The shopping centre - rural Tenerife style

We had a wonderful day at the Pinolere fair. Our haul of goodies amounted to a round of Benijos Cheese, a jar of honey, two pendants with Guanche designs, two bamboo whistles that made bird calls (for nephews), a book marker made from a banana trunk and a fan in a cotton case with a Guanche symbol on it. And all it cost was a handful of euros and a slur on my masculinity.

Oh, and as for the whole no kids deal just in case you’re wondering…lifestyle choice.

Nouvelle Cuisine – Looking Good Enough to Eat
After the tapas in the petrol station we went upmarket for our next meal. Dinner on the Tuesday evening was at the super chic Watermelon in San Telmo, Los Cristianos with John, Chris and Alan.
It’s a really nice venue overlooking Las Vistas beach; the presentation of the food complemented the views. Andy had salmon whilst I chose revuelta con chistorras y champiñones –  basically a posh way of saying scrambled eggs, sausage and mushrooms. So ostensibly I had opted for the all-day breakfast, but as created by a chef with Picasso tendencies. It’s an attractive restaurant and the food was nicely prepared and presented, but the service although friendly was a bit hit and miss.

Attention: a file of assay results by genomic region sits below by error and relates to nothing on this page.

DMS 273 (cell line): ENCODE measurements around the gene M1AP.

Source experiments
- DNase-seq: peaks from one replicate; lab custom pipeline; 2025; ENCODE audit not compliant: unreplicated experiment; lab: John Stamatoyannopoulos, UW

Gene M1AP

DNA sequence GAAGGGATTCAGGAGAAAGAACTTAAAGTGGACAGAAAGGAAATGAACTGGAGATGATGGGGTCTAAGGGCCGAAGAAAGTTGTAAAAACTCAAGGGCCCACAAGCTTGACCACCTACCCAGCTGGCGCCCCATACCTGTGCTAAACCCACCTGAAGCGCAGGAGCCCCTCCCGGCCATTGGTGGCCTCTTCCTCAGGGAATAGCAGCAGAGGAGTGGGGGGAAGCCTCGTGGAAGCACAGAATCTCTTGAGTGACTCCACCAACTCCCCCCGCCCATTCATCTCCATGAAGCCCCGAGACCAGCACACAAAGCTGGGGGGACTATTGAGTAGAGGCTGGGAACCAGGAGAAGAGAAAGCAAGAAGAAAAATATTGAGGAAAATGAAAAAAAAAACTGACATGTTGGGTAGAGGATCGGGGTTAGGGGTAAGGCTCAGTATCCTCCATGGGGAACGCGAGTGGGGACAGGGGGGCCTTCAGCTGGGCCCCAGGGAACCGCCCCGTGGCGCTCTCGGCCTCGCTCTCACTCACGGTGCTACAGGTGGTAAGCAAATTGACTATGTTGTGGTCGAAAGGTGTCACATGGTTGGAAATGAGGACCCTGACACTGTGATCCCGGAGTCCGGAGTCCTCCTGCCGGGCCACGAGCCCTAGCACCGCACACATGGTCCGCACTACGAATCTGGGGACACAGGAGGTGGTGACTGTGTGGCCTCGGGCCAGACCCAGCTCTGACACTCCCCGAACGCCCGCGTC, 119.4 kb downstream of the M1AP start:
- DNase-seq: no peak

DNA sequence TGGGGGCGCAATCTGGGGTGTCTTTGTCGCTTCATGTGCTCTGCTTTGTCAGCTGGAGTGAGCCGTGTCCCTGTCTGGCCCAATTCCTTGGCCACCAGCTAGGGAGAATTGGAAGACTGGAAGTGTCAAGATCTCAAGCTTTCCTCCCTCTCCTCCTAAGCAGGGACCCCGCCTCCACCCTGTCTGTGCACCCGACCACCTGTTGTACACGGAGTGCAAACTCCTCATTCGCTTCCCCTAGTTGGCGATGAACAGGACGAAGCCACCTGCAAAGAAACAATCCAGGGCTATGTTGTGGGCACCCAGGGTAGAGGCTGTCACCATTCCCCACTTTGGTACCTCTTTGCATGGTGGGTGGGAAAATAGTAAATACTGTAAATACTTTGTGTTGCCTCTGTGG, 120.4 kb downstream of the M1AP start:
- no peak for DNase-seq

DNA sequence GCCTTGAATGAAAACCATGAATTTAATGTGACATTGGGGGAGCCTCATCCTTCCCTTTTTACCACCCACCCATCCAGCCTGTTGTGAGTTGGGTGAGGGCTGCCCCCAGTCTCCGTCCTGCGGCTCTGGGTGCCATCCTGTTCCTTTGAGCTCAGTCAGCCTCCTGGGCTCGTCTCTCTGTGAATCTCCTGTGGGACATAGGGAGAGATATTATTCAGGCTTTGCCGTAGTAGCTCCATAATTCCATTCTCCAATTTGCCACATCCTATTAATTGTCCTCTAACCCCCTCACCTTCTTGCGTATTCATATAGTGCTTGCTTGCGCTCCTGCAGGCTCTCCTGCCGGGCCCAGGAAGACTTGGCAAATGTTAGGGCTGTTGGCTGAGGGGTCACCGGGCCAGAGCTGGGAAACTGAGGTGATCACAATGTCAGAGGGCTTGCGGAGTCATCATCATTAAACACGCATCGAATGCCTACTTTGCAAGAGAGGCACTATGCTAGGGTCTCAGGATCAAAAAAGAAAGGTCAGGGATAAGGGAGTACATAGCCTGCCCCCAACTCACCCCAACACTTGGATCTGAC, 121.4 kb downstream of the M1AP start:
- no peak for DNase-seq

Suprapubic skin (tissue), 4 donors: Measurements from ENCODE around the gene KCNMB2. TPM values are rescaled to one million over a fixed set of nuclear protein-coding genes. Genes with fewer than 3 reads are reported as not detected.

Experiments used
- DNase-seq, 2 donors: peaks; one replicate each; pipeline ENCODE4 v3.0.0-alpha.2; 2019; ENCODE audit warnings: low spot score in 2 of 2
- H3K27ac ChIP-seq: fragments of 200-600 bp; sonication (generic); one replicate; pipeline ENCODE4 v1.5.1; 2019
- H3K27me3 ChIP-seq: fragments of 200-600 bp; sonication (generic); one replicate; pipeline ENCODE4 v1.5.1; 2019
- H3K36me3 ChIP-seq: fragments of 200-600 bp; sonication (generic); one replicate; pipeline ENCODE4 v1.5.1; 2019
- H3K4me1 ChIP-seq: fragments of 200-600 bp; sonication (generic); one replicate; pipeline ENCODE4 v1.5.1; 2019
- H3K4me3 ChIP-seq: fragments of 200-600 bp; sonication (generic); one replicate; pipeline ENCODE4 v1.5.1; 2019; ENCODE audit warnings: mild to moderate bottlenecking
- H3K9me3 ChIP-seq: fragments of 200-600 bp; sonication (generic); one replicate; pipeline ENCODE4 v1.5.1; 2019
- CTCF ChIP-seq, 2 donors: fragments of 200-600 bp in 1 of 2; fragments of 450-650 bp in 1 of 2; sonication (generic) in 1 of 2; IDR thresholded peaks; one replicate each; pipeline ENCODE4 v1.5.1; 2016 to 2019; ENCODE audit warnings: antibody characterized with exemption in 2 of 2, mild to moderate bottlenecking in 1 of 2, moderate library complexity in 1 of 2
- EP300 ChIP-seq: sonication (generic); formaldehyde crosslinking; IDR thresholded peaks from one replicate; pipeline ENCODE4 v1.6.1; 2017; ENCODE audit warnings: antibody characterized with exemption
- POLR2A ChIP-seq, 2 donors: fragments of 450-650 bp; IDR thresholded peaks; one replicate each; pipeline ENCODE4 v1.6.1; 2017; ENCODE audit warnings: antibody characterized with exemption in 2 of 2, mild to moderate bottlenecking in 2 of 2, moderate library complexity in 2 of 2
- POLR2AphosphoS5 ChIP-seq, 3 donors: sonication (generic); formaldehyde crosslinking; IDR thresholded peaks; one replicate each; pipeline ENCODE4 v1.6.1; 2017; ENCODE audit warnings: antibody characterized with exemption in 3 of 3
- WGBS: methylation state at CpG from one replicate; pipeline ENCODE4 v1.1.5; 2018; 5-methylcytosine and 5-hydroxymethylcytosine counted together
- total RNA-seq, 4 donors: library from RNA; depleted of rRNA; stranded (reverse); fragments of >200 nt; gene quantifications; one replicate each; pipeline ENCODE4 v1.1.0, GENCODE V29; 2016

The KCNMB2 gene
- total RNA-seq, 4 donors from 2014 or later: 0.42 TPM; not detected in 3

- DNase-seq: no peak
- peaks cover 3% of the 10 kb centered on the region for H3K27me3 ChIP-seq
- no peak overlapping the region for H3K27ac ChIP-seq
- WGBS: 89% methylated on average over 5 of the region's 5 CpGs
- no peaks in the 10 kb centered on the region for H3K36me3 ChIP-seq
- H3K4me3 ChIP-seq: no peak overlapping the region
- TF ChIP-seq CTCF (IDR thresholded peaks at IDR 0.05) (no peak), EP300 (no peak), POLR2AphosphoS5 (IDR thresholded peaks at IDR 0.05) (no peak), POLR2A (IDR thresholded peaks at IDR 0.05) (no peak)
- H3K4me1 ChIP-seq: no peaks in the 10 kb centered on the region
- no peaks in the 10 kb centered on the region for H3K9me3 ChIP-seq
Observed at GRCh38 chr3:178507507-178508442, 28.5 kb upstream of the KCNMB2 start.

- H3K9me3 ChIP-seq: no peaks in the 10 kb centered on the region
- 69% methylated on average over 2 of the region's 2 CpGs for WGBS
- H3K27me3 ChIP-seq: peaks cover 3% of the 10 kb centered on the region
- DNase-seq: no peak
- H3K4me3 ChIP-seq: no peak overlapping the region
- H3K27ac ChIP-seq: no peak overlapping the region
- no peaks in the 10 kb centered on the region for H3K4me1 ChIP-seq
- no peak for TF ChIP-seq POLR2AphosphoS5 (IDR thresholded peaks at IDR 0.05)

Lunch in Isla Baja
Breakfast on Wednesday morning was basically coffee at the Pearly Grey Resort. We had to stop off at Playa de la Arena and Masca, so wanted to head off sharpish. By the time we’d finished our business and had driven in and out of Masca (that road never fails to WOW me, it’s incredible – I love it) we arrived at Buenavista del Norte at around 2pm with stomachs rumbling like angry volcanoes.
We stopped at the first restaurant we spotted, the Akabu Pizzeria I think it was called (Pamela from Secret Tenerife can put me right if I’m wrong here). It was a comfortable little restaurant just off the main road through the town. The only other people were a couple of workman having a liquid lunch. As we’d had a few drinks the night before, we felt a carb and sugar hit was in order, so a quatro estaciones pizza and two Fanta orange juices were ordered. It didn’t take long for it to arrive on the table and it was surprisingly good; a credit card thin crusty base and with lots of salami, ham and mozzarella cheese topping. It was exactly what the doctor ordered. Cost €11